Conrad is the character who goes through the most profound change. He has survived a suicide attempt after the accident that killed his brother, Buck. In some ways his journey is a subversion of the typical coming-of-age novel because he has to learn to regain his innocence after having to grow up too fast. After being hospitalized for eight months, during which he received shock treatments, Conrad feels alienated at school, unable to reconnect with friends and participate in activities that used to give him satisfaction. His grades are falling, and his swimming times are rising. He feels disconnected, too, from his family, wishing for more attention, particularly from his mother. Conrad eventually learns that control—which he has been trying to achieve—is an illusion. Conrad has been hurting himself because he believes himself complicit in his brother's death. When he accepts his limitations, he understands his mother's as well.
After an unhappy childhood spent in an orphanage where his mother placed him, Calvin Jarrett is a successful lawyer living in a wealthy suburb with a beautiful, "ideal" wife. The family goes on high-end vacations, enjoys a full social life, and participates in "country club" sports. Calvin initially believes his biggest problem is his son Conrad's depression. Worried about a repeat suicide attempt, Calvin is instrumental in urging him to see psychiatrist Tyrone Berger. Calvin's concern for and devotion to his son eventually drive him and his wife apart, as he grows to understand Conrad on a deeper level, whereas Beth remains uninterested and unchanged. Calvin is no longer willing to live a life of illusion, even if reality is less than ideal and means the possible end of his marriage.
Beth Jarrett is revealed through the perceptions of Calvin and Conrad. Perhaps this point of view is telling because her inner life is far less developed than those of her husband and son. In fact, superficiality is her defining character trait. Her relationship with Conrad is strained because she cannot forgive his suicide attempt, which she believes was his way of punishing her. Consequently, she no longer wants to deal with him and is annoyed her husband's attention is focused more on Conrad than on her. Her need for attention should not be surprising, for she is not a sharer, keeping personal information to herself and confiding in no one. Her persona is perfection in everything—her looks, her family, her home, and her activities, which center on country-club culture. When Calvin suggests marital counseling, she knows he is no longer happy living the life of perfect order she strives to live.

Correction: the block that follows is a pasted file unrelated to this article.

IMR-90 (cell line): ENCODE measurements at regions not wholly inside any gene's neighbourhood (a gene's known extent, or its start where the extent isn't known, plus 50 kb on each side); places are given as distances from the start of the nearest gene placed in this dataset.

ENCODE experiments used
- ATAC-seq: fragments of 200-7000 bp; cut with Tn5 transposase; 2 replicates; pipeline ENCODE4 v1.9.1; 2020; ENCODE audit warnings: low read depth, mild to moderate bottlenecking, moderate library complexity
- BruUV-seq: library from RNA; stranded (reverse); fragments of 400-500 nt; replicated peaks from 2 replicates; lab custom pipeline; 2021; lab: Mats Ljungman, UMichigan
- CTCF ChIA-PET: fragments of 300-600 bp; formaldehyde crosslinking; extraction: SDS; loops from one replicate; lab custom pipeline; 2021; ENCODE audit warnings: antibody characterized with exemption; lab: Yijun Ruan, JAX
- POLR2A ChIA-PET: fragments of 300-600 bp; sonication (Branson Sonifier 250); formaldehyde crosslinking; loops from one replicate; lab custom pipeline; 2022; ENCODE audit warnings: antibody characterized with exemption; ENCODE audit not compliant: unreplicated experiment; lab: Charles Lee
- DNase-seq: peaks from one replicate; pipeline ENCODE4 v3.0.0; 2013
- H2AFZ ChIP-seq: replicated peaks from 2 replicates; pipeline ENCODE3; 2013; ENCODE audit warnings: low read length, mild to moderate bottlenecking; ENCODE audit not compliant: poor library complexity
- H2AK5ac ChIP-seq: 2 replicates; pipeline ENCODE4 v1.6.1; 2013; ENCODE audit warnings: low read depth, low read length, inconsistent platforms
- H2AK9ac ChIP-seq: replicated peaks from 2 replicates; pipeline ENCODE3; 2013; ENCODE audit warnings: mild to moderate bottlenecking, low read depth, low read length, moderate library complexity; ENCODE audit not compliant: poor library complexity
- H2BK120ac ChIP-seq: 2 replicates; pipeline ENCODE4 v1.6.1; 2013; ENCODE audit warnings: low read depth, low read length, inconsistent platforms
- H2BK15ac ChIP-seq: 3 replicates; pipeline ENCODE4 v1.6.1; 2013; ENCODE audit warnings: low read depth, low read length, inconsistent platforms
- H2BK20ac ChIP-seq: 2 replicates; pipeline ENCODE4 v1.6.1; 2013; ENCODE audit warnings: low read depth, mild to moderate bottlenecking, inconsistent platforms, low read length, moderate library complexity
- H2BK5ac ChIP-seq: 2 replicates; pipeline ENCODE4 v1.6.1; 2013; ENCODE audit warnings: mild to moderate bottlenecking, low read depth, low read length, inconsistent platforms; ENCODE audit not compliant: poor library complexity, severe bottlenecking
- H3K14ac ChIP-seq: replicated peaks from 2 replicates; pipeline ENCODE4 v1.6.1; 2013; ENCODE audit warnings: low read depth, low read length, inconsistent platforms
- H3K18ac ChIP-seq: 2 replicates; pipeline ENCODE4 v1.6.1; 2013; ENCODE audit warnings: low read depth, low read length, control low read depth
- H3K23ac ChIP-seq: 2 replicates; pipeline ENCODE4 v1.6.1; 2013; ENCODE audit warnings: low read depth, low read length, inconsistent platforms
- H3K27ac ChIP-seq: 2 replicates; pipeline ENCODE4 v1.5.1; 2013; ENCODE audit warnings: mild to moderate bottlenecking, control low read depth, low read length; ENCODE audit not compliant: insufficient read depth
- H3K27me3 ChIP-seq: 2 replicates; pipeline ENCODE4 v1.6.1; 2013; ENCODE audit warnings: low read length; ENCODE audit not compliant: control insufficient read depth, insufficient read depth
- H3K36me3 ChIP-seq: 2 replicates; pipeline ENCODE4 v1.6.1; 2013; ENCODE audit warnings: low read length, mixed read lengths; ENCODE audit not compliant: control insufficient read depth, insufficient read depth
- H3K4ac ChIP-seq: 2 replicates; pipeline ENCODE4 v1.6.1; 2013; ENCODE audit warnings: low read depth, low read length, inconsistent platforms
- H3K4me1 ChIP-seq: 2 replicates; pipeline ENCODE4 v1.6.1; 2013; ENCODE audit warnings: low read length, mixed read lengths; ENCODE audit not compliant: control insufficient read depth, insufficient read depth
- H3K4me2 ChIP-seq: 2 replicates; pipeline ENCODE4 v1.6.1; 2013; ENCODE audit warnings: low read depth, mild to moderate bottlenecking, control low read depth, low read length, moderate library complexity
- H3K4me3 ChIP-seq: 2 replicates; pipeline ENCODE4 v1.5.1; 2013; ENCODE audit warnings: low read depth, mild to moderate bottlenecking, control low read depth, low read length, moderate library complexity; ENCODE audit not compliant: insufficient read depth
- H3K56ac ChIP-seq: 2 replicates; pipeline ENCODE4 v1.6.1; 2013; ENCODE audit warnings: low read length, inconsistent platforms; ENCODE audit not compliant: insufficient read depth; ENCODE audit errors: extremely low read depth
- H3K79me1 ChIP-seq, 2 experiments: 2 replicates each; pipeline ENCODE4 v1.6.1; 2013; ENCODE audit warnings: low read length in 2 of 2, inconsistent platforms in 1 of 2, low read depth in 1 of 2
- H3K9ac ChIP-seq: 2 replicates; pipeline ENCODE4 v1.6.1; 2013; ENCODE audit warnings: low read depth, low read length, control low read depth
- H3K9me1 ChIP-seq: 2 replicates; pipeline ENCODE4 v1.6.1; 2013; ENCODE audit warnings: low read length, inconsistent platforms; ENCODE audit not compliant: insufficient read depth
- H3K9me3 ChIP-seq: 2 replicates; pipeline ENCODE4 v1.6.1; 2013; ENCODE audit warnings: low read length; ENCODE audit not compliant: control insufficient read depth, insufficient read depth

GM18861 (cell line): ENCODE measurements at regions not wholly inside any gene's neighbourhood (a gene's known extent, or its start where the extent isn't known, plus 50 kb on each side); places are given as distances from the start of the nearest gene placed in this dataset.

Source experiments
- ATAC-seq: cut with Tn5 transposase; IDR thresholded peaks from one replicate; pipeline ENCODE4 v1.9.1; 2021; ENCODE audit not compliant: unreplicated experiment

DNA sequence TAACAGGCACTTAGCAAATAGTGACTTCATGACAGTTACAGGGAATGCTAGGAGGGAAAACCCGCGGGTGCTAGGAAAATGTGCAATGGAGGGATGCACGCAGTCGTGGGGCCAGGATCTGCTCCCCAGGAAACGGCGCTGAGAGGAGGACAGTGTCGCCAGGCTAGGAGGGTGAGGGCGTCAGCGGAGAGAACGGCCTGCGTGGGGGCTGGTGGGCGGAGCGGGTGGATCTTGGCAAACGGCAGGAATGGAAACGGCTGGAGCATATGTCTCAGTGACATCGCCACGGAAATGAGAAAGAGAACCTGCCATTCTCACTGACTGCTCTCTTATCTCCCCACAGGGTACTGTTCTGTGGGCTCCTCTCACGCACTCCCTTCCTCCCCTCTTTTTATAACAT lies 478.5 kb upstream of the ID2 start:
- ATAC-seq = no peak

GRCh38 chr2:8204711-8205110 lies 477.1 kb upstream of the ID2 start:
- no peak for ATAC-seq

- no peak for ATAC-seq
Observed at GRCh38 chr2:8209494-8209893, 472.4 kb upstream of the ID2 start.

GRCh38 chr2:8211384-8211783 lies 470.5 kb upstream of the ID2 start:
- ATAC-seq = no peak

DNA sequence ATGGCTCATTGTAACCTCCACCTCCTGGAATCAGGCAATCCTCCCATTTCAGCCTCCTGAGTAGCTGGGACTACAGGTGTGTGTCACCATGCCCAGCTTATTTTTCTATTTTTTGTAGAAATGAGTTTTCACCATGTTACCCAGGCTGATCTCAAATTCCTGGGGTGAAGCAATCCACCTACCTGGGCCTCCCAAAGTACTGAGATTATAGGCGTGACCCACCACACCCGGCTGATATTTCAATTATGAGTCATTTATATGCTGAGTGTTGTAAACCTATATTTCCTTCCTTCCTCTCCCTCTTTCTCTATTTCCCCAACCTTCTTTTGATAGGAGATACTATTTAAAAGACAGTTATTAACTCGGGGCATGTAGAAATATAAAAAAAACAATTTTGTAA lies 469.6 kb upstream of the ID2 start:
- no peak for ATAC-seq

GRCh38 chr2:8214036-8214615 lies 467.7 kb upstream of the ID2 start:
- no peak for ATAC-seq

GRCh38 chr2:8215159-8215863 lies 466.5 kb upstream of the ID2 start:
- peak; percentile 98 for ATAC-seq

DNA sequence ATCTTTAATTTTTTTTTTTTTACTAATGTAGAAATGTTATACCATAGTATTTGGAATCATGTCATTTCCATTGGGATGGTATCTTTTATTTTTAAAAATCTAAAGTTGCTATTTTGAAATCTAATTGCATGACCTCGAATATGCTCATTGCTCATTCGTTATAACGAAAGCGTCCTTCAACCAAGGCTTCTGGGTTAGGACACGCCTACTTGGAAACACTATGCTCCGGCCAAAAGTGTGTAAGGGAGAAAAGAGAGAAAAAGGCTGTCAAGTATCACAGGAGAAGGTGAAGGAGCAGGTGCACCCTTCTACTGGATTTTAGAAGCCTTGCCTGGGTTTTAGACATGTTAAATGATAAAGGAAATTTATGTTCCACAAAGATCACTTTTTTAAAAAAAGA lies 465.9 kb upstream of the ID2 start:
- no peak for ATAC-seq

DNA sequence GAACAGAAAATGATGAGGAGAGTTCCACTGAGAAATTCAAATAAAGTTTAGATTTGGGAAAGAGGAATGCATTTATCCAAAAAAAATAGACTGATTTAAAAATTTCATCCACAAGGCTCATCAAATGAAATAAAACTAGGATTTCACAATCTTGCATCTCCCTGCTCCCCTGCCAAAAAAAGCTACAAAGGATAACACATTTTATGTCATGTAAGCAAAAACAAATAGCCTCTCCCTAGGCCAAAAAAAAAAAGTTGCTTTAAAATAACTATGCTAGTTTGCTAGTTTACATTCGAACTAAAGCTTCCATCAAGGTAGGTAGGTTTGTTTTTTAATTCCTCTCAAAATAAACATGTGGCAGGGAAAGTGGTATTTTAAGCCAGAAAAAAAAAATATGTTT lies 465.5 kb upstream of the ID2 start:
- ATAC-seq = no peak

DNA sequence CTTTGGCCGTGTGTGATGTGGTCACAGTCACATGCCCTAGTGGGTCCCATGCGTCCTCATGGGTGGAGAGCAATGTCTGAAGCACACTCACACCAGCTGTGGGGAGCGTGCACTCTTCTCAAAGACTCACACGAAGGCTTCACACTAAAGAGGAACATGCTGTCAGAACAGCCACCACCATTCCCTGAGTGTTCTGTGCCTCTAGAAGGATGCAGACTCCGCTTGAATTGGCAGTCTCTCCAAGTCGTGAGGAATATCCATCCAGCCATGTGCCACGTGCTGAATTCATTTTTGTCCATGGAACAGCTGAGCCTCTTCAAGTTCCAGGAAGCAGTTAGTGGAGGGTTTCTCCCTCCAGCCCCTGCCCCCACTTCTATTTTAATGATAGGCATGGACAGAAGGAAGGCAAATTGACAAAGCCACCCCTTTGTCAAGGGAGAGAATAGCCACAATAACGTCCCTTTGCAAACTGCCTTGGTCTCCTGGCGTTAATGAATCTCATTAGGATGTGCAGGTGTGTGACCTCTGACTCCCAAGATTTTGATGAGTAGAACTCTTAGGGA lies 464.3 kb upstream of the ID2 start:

Dr. Berger is not shown outside of his professional interactions with his patients Conrad and Calvin. However, his untidy office and informal manner indicate his methods. Using language that reaches his teenage patient, he is able slowly to persuade Conrad to open up and be real with him. He asks probing questions that provoke emotions hidden beneath the surface. Because his techniques seem to work well on Conrad, Calvin goes to talk to him about his own issues.
Impressed with his tenor voice, Jeannine Pratt first talks to Conrad after choir. New to the town, she does not initially know about Conrad's past, and Conrad finds her easy to talk to. Later she apologizes for being insensitive in her ignorance, and he asks her out. Like Conrad, Jeannine has had a difficult time and problems in her past. The two become close, discovering they can be honest and open with each other.